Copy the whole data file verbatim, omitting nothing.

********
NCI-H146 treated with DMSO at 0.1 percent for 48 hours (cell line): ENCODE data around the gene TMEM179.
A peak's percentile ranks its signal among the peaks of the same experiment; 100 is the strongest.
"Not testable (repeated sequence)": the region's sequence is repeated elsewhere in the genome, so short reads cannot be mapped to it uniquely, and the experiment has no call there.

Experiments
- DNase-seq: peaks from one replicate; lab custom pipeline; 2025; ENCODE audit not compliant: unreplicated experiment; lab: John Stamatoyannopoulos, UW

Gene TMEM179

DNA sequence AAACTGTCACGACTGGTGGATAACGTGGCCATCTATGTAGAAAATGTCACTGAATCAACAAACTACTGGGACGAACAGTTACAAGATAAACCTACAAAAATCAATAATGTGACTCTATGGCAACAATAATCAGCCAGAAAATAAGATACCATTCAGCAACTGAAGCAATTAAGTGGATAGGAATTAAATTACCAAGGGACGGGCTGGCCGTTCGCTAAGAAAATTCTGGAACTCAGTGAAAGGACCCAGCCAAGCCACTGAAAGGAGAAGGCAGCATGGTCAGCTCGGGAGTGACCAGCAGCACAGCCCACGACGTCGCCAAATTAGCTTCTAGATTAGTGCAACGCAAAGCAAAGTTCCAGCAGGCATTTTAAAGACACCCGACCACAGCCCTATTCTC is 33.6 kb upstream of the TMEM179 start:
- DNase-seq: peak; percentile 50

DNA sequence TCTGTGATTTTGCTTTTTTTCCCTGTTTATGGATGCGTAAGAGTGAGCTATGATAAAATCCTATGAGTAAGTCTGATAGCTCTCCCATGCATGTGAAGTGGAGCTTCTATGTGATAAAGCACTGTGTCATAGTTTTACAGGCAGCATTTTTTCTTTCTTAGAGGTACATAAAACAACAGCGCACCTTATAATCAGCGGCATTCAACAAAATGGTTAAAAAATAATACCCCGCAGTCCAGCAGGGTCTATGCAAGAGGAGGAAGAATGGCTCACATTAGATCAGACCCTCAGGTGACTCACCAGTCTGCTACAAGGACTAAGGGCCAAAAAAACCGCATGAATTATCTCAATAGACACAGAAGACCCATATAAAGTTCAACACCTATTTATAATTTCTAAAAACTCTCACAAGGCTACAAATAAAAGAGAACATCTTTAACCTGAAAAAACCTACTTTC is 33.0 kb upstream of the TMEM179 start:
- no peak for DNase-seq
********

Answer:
NCI-H146 treated with DMSO at 0.1 percent for 48 hours (cell line): ENCODE data around the gene TMEM179.
A peak's percentile ranks its signal among the peaks of the same experiment; 100 is the strongest.
"Not testable (repeated sequence)": the region's sequence is repeated elsewhere in the genome, so short reads cannot be mapped to it uniquely, and the experiment has no call there.

Experiments
- DNase-seq: peaks from one replicate; lab custom pipeline; 2025; ENCODE audit not compliant: unreplicated experiment; lab: John Stamatoyannopoulos, UW

Gene TMEM179

DNA sequence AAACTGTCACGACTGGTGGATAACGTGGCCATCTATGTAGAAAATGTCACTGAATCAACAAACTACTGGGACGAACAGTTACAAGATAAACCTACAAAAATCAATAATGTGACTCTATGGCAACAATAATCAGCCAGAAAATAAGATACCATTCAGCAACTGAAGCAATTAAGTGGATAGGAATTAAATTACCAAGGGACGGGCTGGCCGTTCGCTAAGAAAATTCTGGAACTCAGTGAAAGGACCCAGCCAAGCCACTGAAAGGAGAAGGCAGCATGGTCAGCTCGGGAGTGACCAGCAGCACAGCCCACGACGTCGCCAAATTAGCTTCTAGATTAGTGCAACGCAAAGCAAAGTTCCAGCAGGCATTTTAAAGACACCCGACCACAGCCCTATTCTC is 33.6 kb upstream of the TMEM179 start:
- DNase-seq: peak; percentile 50

DNA sequence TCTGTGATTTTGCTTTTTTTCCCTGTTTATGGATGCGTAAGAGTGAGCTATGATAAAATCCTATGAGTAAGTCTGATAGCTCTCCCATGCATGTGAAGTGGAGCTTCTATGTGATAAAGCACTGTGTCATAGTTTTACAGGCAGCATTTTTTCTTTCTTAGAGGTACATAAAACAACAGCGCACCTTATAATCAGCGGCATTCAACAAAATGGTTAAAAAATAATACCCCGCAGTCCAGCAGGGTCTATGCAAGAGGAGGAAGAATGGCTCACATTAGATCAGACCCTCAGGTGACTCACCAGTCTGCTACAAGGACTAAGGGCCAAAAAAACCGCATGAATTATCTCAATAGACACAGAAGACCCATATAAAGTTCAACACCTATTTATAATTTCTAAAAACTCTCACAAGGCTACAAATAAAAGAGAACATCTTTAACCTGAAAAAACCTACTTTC is 33.0 kb upstream of the TMEM179 start:
- no peak for DNase-seq